Edit: I am reading about Received Signal Strength Indicator(RSSI). This could be used for our particular case, a rough estimation of distance between devices. But maybe there could be something to combine in order to improve the accuracy.

Edit: I put Ralgha’s answer to the test. I did established a connection and had a minor protocol to ping-pong among devices.
When ping-ponged with 1 byte average latency was 22.6000 msec when very close and 22.6087 msec when on the other corner of the room.
When ping-ponged with 1024 bytes average latency was 40.3173 msec when very close and even smaller, 32.3138 msec, when on the other corner of the room.
After all, indeed, latency does not carry any information about distance!

Thanks!

Answer

You can measure distance with sound.

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Clojure and Java interop in a real world

I’m thinking about start using (not playing with) Clojure. Are there any useful guides? I’m not asking about lein, javac or any other ‘small’ manual tools. I need to know how to have Java and Clojure sources in eclipse in the same project. How to make them calling each other without compilation errors? How to configure maven? How to set up fully productive development environment? Is it even possible at the moment? What plugins may be useful? Where to start?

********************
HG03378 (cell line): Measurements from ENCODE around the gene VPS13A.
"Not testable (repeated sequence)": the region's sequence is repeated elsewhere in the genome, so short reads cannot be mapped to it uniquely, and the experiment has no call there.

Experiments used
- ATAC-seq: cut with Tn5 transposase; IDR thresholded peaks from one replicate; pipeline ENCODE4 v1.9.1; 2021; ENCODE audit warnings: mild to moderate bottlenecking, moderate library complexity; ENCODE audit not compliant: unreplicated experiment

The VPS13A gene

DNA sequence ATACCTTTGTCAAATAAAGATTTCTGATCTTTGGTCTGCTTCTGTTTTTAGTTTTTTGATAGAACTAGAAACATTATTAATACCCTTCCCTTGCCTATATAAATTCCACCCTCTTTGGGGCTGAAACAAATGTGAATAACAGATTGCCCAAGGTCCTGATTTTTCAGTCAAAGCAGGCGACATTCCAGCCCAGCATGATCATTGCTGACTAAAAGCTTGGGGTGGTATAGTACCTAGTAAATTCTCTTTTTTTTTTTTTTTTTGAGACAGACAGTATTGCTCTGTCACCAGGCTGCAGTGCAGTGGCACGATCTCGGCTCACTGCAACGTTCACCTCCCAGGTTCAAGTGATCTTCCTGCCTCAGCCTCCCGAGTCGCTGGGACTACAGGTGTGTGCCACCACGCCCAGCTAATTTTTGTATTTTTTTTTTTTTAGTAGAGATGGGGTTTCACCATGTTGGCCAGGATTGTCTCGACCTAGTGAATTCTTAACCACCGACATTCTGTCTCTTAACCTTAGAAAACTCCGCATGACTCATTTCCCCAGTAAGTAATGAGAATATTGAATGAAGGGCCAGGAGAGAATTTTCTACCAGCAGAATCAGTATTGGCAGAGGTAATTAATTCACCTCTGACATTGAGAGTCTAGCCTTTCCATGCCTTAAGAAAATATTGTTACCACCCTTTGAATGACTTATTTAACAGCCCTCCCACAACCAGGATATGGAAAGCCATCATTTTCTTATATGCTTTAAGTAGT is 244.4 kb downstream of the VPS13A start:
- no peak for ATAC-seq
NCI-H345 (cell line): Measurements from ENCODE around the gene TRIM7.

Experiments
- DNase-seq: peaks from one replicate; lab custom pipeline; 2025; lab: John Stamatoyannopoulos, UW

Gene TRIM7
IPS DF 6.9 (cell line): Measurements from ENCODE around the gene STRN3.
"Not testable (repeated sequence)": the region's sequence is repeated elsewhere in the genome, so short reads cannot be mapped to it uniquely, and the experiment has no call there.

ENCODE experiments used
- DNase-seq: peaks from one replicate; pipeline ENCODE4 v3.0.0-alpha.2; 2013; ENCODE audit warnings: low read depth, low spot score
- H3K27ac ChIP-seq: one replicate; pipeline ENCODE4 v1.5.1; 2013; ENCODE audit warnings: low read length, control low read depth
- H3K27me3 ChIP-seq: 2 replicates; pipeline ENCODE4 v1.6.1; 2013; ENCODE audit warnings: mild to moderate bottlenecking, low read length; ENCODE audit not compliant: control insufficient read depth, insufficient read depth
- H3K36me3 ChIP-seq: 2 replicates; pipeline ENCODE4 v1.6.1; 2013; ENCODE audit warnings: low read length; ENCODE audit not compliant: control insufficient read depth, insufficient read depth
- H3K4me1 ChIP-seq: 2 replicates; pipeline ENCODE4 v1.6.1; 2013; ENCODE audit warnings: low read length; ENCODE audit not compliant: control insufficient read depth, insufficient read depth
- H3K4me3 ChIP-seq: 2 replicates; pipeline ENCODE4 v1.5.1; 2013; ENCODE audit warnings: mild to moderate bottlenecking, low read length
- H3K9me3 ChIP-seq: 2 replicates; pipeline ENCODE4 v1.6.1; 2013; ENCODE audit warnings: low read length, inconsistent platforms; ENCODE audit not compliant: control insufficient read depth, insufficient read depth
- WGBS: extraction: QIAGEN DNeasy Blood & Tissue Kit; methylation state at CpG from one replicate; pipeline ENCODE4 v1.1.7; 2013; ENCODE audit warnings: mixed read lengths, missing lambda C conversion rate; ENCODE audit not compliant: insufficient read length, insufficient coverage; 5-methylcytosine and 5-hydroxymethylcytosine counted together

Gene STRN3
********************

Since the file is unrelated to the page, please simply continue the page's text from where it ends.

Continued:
Answer

I have a fully working production setup with Eclipse, Maven and Clojure that is working very nicely at the moment. Hopefully it is helpful as an example of a good polyglot setup within a Java IDE.

I don’t use leiningen – Nothing against lein at all – it’s very nice and ideal in a pure Clojure/CLI world. But I’ve found that pure Maven is nicer to work with in a polyglot Java+Clojure environment with an IDE since the tool integration is so much better. Also from an ecosystem / audience / community perspective if you want people from the Java world to be able to build your source you are going to cause a lot less confusion if you just use Maven directly.

Here is my setup:

  • Eclipse 4.2 as main IDE